Anyway, as far as I’m concerned, the other four are window dressing. I could listen to Louise Simonson talk for hours.

  55. “Of the four, she’s the only one guaranteed to have name recognition to absolutely EVERYONE at that con, and most people, period.”

    Yeah, but … this is the New York COMIC Con … not the NY Porn Con … I think …

    For the all the usual “drooling fanboy” comments, I’ve never been crazy about seeing models or “actresses” at comic shows. I figured most people in attendance don’t pay much attention to them. Does the appearance of a former playboy model or a xxx woman really enhance the attendance? Seems like they’re always eye-candy footnotes on the guest list, someone people may pause and speak to on their way to get a sketch from an artist.

  56. Tommy Raiko says:

    “I would ask, how come none of the other people did not just decline to appear on this panel? ”

    It is not implausible that the other panelists weren’t informed of Jameson’s participation (or that of any of the others.)

    Panelists may have been approached with “Hey, will you be on a panel about Women in Comics?” rather than “Hey, will you be on a panel about Women in Comics with X, Y, and Z other panelists?”

  57. michael says:

    wow, that hobbit reference is the geekiest thing I have ever heard! O.o

  58. The Beat says:

    That’s because Tom got it wrong. The Red Book of Westsmut is where the Hobbits wrote down all of their praise for porn, but it was of course the Thrustarillion where they put their most dirty stories.

  59. michael says:

    wait! now I think you’re having fun with my non-knowledge of all things Tolkien. ;)

    Thrustarillion! lol! :D

  60. Wow. That’s awful. To group, to put it nicely, an actress along with long running actual creators of comics is an insult. Then we have that awful panel description. it sounds like the morons at Wizard wrote it. Holy innuendo, Batman. Surprised the little punks did’t put a pause after “blowing us”. Plus I don’t think it’s Jameson’s “titles” are what she’s known for. Unless that was a type. Geez.

    Also nice that it seems that these female authors are only writing for fanboys. Guess they’re not aiming for other fangirls. Or you know, fanboys who prefer other fanboys. Wow. This panel set ups is total fail.

  61. Kate Willaert says:

    I think it’d be interesting, as an experiment, to have a panel at a big convention called something like just “Juggernauts Of Comics” or somesuch, and have the panelists just by coincidence all happen to be a bunch of prominent female creators. Then wait and see how long it takes for someone to inevitably complain that it’s a line-up doesn’t contain any men, so it can be pointed out “gee, you don’t seem to notice when its the other way around…”

  62. Panels about writing good female characters, marketing female characters, and whether or not we need more of them

    =

    good.

    Panels about being a woman in a male dominated industry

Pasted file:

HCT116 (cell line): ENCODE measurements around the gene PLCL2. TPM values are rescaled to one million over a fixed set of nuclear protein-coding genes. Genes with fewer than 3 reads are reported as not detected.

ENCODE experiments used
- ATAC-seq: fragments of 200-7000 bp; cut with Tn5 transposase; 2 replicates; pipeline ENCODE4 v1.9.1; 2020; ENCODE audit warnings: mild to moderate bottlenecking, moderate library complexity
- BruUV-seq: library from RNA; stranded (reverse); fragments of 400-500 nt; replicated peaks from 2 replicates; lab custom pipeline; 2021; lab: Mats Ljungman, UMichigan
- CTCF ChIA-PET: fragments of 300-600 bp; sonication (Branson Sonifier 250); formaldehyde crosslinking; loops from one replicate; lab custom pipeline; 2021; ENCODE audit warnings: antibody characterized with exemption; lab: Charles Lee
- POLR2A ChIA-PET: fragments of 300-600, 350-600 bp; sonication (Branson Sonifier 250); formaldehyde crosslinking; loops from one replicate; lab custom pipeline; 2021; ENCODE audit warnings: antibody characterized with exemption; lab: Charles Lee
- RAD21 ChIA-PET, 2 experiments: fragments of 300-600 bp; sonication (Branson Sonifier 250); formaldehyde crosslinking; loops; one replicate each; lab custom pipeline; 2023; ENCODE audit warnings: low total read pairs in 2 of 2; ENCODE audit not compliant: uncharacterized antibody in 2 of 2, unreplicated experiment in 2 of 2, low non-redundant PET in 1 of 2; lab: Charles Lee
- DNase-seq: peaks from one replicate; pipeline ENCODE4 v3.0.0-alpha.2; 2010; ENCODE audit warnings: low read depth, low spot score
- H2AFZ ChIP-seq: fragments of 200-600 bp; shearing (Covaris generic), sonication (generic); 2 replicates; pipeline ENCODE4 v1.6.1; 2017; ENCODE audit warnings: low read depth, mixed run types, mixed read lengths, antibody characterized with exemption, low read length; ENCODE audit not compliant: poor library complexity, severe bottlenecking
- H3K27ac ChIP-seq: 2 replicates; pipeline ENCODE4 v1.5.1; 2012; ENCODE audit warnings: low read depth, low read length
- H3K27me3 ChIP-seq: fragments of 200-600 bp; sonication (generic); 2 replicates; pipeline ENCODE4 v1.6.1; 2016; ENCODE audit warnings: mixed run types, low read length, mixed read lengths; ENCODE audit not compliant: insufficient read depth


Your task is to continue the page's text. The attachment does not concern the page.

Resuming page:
=

    possibly good. Depends on how male dominated the industry really is and if the topic is more specifically advice for female creators (good) or because the conference people figure if they give the ladies a place to vent, they won’t bring the topic up elsewhere (bad, duh).

    Panels that confuse these two topics and/or assume that only women have something to say about the former (and possibly implying that women don’t have anything to add to other topics)

    =

    bad, very bad.

    Panels that completely miss the point and think that women don’t read comics, that they only sometimes make them

    =

    so bad someone needs to be sentenced to several decades of only being allowed to read such gems as Marmeduke and Family Circus.

  63. I agree with Mickle.

    Sadly, it is unfortunate that even in the comments section, old fashioned sexism is still alive and well.

    If Ron Jeremy suddenly got into comics and wanted to talk about comics in a panel, even if he were alongside Frank Miller or Joe Quesada, I’m sure guys would be more accepting.

  64. Unpopular says:

    “If Ron Jeremy suddenly got into comics and wanted to talk about comics in a panel, even if he were alongside Frank Miller or Joe Quesada, I’m sure guys would be more accepting. ”

    I wouldn’t be so sure. Guys in general are able to enjoy things for the train wrecks they can become. However if you put Frank Miller, Alan Moore, Stan Lee and Ron bloody Jeremy on a panel together, do you really think all of Dork-dom wouldn’t blow up the internet in an outrage?

    We all know how they get when FICTIONAL CHARACTERS are messed with. What would happen when someone messes with their legendary creators by putting them on a panel with a novice writer with a porn film background?

    Seriously, the “Girls Who Kick Ass” panel is silly enough on its own merits. I don’t see why it had to become a gender studies issue.

  65. “We all know how they get when FICTIONAL CHARACTERS are messed with. What would happen when someone messes with their legendary creators by putting them on a panel with a novice writer with a porn film background?”

    hmmm … nothing?